Other factors come to play when considering funding for startups, and political instabilities have had a damaging effect on funder confidence in African entrepreneurs.
Countries like Kenya with a notable ethnic indifference which gets scruffy during elections is something to watch out for – Investors are scared away. The rise of militant groups in the western Sub Sahara region is an indicator of poor or complete lack of investor interest in the region.
“ When one hears about Africa and they are in the west, bad things come to mind, they think, corruption, poverty, lack of proper infrastructure, and the list goes on and on” Salim says.
The endless challenges that African entrepreneurs face are not only based on political fears, but also on being sustainable even in tumultuous times. African states are likely to enjoy the returns of their innovative citizens if only proper measures to increase connectivity and access to funding are given sound policy backing.
As startups in Africa embrace crowdfunding, the future of African entrepreneurs appears bright; only time will define the quest for funding and address investor confidence. The techprenuers will need more than a pitch and an idea, to convince the funding crowd.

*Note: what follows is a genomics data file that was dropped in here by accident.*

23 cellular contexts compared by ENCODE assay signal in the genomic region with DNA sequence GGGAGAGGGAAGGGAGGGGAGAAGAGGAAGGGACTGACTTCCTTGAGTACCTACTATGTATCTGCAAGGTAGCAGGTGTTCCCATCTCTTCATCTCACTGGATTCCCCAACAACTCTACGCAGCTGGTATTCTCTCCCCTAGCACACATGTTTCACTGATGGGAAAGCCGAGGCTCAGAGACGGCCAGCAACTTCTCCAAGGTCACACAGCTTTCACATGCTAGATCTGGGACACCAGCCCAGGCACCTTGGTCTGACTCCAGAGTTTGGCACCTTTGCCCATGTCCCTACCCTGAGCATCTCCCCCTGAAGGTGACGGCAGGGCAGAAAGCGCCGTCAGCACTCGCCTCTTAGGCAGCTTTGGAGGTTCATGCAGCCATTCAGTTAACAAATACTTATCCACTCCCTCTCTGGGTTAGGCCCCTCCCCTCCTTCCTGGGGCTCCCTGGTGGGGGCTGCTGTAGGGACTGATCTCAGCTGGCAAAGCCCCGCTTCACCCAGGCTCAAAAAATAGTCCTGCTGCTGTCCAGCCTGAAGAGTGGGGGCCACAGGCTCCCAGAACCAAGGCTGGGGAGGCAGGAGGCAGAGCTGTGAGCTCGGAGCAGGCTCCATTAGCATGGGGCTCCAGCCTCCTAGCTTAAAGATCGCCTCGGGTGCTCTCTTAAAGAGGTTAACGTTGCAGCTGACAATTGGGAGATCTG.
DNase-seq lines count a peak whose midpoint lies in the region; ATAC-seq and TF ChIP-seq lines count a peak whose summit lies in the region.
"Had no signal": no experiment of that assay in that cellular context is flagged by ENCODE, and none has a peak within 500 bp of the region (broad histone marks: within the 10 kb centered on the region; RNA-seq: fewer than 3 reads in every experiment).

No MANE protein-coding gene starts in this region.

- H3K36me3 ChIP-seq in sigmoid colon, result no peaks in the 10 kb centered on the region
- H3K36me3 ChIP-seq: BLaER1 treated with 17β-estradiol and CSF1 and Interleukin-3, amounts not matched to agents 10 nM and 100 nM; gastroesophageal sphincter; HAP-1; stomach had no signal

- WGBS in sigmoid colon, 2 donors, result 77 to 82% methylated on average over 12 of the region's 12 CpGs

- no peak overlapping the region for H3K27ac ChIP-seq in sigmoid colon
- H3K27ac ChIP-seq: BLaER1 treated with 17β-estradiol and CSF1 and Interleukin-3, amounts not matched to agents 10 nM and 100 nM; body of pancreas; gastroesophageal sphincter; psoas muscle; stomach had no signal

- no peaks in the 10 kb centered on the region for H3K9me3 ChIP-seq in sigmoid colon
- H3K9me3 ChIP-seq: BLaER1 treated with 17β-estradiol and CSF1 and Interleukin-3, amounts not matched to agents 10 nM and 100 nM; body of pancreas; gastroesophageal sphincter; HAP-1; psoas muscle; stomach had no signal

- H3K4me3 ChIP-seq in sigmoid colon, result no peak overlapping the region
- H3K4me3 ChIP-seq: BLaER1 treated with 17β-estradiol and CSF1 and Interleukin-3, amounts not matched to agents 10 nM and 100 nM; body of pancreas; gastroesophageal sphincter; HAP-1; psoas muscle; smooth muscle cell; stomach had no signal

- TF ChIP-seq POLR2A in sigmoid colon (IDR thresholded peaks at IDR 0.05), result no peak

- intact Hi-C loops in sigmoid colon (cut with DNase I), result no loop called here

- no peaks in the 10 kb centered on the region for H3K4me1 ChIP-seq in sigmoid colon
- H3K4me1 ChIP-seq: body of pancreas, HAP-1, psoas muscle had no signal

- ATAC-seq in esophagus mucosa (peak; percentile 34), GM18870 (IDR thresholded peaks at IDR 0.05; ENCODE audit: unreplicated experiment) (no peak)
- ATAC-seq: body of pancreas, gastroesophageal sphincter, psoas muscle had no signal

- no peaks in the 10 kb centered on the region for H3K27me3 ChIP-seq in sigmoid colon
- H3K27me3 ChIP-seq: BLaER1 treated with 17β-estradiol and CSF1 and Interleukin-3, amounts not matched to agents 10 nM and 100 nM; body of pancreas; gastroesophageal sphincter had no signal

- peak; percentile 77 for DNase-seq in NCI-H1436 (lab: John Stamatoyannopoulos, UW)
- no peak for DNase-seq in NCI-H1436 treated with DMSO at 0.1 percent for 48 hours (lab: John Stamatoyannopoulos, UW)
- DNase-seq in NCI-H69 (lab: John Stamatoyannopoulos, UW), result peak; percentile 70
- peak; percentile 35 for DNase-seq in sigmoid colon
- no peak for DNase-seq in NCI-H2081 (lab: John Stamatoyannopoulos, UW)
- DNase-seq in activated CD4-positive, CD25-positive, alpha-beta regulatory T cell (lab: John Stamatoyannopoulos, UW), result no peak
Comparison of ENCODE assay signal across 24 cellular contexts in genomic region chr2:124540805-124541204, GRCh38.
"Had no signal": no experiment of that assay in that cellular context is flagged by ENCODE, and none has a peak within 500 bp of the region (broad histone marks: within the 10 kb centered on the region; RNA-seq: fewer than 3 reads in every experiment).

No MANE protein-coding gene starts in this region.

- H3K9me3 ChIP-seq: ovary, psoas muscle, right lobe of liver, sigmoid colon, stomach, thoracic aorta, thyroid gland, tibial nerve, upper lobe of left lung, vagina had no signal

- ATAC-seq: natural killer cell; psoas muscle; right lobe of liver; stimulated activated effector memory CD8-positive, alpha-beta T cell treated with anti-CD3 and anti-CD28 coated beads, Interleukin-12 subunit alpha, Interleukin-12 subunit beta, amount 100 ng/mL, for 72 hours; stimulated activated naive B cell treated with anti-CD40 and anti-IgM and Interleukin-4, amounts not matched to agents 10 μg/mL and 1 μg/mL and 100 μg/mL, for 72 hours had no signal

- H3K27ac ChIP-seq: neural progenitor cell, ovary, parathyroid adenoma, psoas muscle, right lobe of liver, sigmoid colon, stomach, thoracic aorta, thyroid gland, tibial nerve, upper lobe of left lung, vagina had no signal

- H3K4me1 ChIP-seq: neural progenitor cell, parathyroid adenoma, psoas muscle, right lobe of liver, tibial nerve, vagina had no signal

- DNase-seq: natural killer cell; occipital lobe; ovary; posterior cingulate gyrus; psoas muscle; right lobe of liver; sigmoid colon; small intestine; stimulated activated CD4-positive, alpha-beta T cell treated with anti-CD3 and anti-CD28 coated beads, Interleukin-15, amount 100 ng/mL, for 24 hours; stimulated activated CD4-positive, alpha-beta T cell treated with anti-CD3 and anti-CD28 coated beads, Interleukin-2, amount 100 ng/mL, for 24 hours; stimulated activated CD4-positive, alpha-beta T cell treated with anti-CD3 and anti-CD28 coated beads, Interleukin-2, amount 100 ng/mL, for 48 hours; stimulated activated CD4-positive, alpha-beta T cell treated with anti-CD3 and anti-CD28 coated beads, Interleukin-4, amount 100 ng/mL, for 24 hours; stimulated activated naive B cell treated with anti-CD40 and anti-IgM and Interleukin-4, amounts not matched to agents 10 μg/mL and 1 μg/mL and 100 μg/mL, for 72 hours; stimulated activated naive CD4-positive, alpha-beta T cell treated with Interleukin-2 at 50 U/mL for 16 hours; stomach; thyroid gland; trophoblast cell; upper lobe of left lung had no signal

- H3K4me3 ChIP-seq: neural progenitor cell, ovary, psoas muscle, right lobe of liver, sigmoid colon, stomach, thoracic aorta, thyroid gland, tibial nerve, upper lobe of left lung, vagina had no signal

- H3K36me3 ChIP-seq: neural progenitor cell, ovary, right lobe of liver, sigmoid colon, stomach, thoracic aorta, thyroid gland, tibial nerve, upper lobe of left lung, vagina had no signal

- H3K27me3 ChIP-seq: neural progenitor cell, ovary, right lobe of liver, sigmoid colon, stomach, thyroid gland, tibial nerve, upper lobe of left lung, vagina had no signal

Sam is tech enthusiast who likes writing about technology and human related features, he writes, he contributes for numerous sites around the world, he’s also a producer for Africa Journal a Pan African magazine program that airs in five continents and in more than 33 countries in Africa.
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Oluseun at 16:59:27PM Thursday, October 18, 2012
I am thinking on trying this out in Nigeria. Crowdfunding to support BudgIT.Reply
james at 09:00:30AM Thursday, June 6, 2013
Nice article but this portion is just ridiculous: India in the past decade was the outsourcing destination for most of the western firms and even the most parts of the world, but now Africa is giving them run for their money, courtesy of efforts by African government to scale up internet and ICT connectivity.” He adds.Reply
George Wafukho at 13:11:38PM Monday, November 4, 2013
Check out my crowdfunding http://gopeer.org that targets Africa and beyond.Reply